I got started on a CGM 3 months ago and worked dang hard to get good numbers and especially hard on staying out of hypo range. I set my CGM to alarm at 75 so I could stay above 70 nearly all the time. And I worked extra hard to make sure Clarity would say my hypo risk was “MINIMAL”. Which is a little tricky because as average bg gets to 125 or lower, it seems to harder and harder to hit MINIMAL.
So I go into the endos office, super proud of 91% TIR, just 2% of the time below 70 (to tell you the truth, half of that 2% was sensor wackiness in first 12 hours on non-presoaked G6 sensors)… and the visit largely consists of getting lectured about one day in my data a month ago when I spent maybe half an hour in 60-70.
So flatliners… is it actually possible to run an A1C in the 5’s and actually spend 0% of the time below 70?
Most annoying! I feel for you. My CDE harped on lows consistently, too, until I told her that lows invariably go hand in hand with highs and that she should be concerned and helping me avoid the highs. She looked at me funny and has since laid off on the lows. I think all health professionals’ diabetes training centers on the dangers of lows, which are minimal with today’s technology. They have nothing to hound you about otherwise.
I had the same experience. My CDE didn’t like the lows. She said being in range 70% of the time or more is what I should aim for. I was in the 80s. Also I had a list of maybe half a dozen lows that according to my meter were not lows. Since I go every 5 months to make sure Medicare is happy I will put up with her not liking lows. She’s helpful otherwise. I will probably go armed with more meter data next time. I’m impressed with your numbers.
There was a brilliant post not long ago equating T1 to walking a tightrope not for a few minutes but 24/7. Basically it’s impossible not to fall off the rope. On your next lecture ask this fool if he or she could walk a tightrope not for 5 mins but 24/7 without falling off - If that does not get their mind right nothing will.
Some of us cannot feel our lows anymore (and cannot afford Dex and its alarms.) Speaking of alarms, the thing I worry about is that if too many diabetics are running that low, what happens if you are all of a sudden at 40 or 50 and cause a car accident? They are going to start blaming us for being road hazards. Just sayin, people need to know their safety zone. I see bright flashing lights at 60 and mentally slow way down. No way could I drive at that level.
Two things on this: one is that, to be fair, their deepest training, the hippocratic oath, as it is usually summarized: “First, do no harm.” The second is a strong corollary to that, but more complicated, and something we T1s kinda take for granted but is in fact very peculiar if not unique: they are prescribing us a dangerous, potentially deadly drug, and totally relinquishing control over how much we dose ourselves with it to us.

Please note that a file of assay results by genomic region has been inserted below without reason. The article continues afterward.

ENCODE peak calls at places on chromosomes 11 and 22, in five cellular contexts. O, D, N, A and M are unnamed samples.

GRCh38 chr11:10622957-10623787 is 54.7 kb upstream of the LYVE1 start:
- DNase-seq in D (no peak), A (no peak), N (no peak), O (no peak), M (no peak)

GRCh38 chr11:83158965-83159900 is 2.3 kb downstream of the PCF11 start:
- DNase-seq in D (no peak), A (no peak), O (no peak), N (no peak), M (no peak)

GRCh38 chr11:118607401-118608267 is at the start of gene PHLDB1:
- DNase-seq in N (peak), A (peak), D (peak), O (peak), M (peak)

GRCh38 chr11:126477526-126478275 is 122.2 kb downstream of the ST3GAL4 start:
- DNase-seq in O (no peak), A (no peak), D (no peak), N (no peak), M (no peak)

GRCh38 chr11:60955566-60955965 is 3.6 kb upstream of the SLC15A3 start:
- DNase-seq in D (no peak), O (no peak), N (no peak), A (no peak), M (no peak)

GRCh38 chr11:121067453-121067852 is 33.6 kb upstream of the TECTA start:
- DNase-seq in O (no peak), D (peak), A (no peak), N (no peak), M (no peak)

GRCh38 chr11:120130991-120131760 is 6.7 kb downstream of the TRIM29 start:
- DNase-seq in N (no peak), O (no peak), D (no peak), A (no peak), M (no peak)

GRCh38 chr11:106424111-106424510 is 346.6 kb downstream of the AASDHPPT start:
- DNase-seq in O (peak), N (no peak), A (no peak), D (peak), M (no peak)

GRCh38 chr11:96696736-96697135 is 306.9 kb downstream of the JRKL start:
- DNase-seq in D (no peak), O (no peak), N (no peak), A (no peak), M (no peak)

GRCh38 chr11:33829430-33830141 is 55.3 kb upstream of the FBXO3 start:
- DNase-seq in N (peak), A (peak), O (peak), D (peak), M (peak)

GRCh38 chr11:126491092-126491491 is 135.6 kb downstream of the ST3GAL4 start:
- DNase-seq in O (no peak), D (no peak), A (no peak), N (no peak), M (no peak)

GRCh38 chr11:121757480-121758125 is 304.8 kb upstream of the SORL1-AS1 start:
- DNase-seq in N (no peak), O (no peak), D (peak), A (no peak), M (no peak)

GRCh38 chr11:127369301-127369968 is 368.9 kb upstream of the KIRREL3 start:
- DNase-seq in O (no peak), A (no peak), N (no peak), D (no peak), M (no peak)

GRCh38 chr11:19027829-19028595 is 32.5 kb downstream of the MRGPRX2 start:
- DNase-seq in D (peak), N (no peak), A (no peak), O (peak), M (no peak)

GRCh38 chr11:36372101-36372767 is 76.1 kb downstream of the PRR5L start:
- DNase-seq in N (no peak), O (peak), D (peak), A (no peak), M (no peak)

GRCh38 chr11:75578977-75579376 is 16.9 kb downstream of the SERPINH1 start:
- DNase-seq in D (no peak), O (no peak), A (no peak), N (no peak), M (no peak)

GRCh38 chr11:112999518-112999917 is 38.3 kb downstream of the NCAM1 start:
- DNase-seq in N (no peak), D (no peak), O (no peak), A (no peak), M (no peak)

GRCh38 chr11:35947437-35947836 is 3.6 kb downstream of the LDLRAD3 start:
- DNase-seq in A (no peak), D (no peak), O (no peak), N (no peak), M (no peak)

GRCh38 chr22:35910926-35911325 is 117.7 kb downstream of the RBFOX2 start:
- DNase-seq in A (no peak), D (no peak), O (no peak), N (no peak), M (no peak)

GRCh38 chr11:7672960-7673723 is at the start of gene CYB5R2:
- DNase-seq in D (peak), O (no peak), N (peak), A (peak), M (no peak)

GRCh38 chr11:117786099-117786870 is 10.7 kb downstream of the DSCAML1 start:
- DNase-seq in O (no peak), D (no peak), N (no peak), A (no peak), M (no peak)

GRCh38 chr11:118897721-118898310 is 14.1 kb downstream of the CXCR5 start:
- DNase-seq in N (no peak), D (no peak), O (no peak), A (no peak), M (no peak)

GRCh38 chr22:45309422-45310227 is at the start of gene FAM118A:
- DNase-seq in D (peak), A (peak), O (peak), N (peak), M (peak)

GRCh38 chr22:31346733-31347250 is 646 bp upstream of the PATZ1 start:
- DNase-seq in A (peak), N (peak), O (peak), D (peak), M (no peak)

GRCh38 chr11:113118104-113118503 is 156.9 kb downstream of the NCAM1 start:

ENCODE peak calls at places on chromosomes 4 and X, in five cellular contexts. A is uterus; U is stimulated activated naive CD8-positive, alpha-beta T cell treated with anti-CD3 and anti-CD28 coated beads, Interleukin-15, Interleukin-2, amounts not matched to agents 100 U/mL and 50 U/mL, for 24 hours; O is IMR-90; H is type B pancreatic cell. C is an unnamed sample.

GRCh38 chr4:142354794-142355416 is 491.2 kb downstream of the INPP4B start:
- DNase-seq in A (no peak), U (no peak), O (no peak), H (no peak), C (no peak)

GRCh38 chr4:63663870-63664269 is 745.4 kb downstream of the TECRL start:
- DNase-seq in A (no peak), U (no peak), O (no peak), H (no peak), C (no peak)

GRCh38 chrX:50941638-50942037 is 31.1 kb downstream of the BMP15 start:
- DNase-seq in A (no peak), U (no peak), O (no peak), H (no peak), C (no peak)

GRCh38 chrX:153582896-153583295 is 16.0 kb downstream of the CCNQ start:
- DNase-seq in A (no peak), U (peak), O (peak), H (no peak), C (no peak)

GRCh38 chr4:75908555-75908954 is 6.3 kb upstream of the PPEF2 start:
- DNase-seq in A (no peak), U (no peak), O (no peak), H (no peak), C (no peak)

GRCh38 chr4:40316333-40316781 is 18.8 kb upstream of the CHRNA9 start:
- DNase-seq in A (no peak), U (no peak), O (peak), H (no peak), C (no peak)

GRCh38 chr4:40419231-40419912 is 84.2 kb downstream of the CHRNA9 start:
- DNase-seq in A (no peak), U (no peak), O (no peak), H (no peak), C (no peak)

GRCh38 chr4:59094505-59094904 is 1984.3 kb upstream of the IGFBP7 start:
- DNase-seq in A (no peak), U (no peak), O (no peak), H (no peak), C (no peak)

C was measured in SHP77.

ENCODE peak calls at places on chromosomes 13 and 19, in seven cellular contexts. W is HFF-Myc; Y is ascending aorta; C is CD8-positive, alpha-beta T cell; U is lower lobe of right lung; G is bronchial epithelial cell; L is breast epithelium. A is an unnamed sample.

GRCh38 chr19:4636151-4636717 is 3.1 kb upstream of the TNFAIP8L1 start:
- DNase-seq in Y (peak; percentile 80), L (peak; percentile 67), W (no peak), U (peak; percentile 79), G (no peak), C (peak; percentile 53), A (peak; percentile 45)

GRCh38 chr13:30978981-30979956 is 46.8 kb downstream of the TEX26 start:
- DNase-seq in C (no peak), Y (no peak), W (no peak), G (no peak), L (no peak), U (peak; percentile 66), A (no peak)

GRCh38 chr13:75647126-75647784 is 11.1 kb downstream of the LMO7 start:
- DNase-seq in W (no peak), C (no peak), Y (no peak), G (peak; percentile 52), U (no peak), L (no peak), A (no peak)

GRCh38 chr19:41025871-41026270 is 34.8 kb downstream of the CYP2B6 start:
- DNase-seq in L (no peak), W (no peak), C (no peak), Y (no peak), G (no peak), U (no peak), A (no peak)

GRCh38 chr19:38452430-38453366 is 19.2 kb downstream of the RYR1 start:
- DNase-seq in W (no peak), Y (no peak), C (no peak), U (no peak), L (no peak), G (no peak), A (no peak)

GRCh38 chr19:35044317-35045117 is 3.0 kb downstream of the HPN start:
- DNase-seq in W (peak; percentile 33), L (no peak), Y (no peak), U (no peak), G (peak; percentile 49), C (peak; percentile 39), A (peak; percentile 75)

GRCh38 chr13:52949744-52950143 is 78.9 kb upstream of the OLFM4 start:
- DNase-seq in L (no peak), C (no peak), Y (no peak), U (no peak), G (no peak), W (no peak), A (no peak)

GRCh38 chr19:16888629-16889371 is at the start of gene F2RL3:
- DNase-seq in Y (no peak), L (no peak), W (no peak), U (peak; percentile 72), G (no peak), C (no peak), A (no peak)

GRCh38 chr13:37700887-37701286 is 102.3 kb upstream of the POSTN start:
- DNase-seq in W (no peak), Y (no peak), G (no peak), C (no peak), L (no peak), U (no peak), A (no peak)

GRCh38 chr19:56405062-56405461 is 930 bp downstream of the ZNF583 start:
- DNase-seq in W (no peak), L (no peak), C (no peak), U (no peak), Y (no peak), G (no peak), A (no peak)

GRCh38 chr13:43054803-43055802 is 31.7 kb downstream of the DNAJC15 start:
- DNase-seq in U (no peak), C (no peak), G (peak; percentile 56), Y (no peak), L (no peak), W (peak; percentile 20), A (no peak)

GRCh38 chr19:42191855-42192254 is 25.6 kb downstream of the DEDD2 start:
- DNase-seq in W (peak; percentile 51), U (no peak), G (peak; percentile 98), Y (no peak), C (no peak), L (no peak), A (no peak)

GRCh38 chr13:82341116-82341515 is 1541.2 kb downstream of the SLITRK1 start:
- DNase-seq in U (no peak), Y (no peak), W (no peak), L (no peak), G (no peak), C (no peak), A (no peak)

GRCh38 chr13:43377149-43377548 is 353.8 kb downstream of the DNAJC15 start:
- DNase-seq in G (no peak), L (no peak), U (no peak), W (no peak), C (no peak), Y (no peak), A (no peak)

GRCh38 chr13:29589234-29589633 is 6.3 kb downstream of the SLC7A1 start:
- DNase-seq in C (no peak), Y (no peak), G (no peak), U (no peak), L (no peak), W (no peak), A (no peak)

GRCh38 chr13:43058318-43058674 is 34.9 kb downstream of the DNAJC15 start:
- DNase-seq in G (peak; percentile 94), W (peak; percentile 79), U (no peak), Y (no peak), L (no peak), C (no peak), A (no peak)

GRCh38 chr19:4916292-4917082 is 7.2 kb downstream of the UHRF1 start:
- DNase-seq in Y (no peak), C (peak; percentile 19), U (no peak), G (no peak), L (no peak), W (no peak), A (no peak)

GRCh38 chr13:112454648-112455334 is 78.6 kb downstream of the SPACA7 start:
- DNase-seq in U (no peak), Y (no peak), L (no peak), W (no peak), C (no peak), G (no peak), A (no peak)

Taken together, those two things add up to something that goes strongly against the medical grain. One can think of other dangerous pharmaceuticals that are only administered under direct medical supervision, and not a few more that are left to the patient to self-administer but at a set, medically-declared dosage and time of day. But none of those constraints apply to insulin, where there’s just no way to do it but to let the patient administer it him or self, at varying amounts multiple times a day, 24/7/365, according to formulas subject to multiple variables environmental as well as biological, each of which is subject to change day by day and hour by hour. In effect, we have to train ourselves in a medical discipline that is outside the training of non-specialists (and even some specialists seem to be fairly clueless), whether we have any particular scientific bent in our nature or not.
And whereas the risks of running high are, up to a point, pretty long-term, the risks of overdosing are severe and very rapid, so that “do no harm” thing kicks in pretty strongly on the “look out for HYPOS, ya idjiot!” side of the equation.
I totally share the frustration from our side of the fence, but I do get where the hypo-fear comes from on theirs. I think it’s analogous to how parents of T1s feel when they have to send their kid off to school and trust her to manage it on their own. No matter how well trained they are, it’s just a sketchy situation from the caregiver’s side.
I have had hypos. I have never needed assistance. I think our ability to respond appropriately to a hypo varies with the individual. Night hypos and the fact that I live alone a half mile from the nearest neighbor is the reason I got the t.slim x2 with Basal IQ. Not sure I want it. Not sure I need it. But it can’t hurt to have it.
I think the author misunderstood the definition of a severe hypo vs a hypo.
BTW: I have been to ER twice (unconscious on the way) for hypos in my past 37 years as a T1. So I think I appreciate at least some of the risks of hypos as well as what an example of a “severe hypo” might be.
Unlike the author of that article! However I can see how even a medical professional, even one who supposedly specializes in diabetes, might not be familiar with the risks and incident rates in the same way you or are I are.
The endo I’ve had for the last year has yet to lecture me about hypos even though I freely admit to having one or two a week. That being said they are rarely severe and I haven’t needed assistance with a hypo for years. My below 70mg/dl percentage is 3% for the last 90 days and that is pretty consistent with my usual control. My A1C’s are usually in the 6’s but the last 2 have been in the 7’s and our appointments have been focused on trying to figure out why that is.